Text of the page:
1. The study found that it increases creativity relative to solving market investment problems, for example.
  2. In contrast, Zhong-yong eclectic thinking was found to have no significant impact on creativity or the creative problem-solving capability of employees.

The main point of this study are that:

  • Culture has a significant impact on our styles of thought and problem analysis.
  • Zhong-yong integrative thinking may be a useful way for leaders in many different industries to train employees to engage in problem-solving and, in particular, in creative problem solving.


Zhou, Z., Zhang, H., Li, M., Sun, C., & Luo, H. (2021). The Effects of Zhongyong Thinking Priming on Creative Problem-Solving. The Journal of Creative Behavior55(1), 145-153.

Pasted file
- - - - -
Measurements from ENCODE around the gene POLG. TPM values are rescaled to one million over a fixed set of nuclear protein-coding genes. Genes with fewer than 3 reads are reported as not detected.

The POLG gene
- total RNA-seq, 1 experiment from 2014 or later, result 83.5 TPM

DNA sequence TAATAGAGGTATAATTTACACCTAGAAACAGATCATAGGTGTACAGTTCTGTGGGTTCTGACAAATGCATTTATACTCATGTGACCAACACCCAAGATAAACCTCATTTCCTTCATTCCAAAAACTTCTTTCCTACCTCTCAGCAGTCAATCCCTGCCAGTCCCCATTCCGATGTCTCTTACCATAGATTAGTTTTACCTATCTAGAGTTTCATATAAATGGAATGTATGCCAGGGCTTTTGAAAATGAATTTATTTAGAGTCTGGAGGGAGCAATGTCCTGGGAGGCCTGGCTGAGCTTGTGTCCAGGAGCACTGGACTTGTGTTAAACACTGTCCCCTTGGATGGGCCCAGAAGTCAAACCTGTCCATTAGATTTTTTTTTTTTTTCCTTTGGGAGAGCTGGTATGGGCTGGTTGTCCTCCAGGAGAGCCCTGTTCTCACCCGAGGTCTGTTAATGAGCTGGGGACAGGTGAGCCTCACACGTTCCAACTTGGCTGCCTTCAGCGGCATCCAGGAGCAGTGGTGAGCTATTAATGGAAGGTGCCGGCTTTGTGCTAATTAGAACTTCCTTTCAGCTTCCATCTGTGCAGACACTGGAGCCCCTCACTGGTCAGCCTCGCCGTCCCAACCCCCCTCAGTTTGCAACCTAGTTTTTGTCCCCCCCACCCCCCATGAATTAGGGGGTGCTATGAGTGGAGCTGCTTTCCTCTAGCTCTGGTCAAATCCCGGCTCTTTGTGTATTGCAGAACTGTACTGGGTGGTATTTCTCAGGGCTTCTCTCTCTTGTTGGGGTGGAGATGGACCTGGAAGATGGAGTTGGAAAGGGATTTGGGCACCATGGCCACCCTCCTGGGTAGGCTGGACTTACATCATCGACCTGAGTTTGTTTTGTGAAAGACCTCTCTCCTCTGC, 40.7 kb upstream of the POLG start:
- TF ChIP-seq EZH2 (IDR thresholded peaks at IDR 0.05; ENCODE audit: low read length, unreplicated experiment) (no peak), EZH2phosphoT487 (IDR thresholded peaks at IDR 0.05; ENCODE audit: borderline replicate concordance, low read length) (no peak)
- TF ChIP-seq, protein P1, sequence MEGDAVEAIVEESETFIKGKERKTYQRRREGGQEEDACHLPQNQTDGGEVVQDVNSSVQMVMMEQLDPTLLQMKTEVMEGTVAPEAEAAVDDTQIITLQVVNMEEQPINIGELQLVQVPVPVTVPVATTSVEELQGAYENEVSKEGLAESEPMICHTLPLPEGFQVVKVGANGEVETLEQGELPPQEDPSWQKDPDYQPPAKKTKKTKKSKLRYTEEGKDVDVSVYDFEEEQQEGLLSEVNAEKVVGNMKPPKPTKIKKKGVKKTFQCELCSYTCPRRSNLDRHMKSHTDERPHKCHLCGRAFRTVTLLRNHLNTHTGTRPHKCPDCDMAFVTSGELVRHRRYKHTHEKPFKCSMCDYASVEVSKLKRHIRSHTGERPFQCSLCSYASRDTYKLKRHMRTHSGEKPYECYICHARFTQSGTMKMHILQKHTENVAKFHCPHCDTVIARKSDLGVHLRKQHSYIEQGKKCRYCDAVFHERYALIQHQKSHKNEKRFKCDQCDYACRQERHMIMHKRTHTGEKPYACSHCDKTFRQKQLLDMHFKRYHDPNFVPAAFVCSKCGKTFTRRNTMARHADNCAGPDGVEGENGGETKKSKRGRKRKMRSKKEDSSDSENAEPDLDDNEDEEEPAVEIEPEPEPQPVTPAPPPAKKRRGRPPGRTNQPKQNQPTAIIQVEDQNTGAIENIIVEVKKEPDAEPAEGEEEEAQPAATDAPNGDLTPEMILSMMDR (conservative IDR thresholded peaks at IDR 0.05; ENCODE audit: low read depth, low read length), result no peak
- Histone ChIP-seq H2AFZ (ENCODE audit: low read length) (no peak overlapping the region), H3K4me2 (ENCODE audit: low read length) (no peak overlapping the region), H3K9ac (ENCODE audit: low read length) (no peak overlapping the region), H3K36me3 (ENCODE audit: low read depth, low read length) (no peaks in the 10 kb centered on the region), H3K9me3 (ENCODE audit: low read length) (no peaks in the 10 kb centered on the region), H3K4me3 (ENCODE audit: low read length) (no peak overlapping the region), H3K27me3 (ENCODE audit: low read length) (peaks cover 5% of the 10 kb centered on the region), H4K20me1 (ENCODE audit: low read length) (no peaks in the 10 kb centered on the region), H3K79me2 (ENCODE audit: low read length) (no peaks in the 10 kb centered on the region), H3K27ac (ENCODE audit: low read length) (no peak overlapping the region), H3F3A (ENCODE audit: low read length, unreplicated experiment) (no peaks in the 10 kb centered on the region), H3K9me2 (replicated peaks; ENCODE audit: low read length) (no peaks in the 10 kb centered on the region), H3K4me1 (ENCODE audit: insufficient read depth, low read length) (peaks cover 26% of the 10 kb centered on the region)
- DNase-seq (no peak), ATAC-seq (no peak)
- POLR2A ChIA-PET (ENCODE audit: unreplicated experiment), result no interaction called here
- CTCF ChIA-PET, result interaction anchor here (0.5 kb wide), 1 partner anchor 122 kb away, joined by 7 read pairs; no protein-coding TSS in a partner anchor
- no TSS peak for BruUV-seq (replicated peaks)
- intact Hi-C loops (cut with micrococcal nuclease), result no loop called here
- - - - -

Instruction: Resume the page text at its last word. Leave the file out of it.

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Disclaimer: This is a research review, expert interpretation and briefing. As such it contains other studies, expert comment and practitioner advice. It is not a copy of the original study – which is referenced. The original study should be consulted and referenced in all cases. This research briefing is for informational and educational purposes only. We do not accept any liability for the use to which this review and briefing is put or for it or the research accuracy, reliability or validity. This briefing as an original work in its own right and is copyright © Oxcognita LLC 2024. Any use made of this briefing is entirely at your own risk.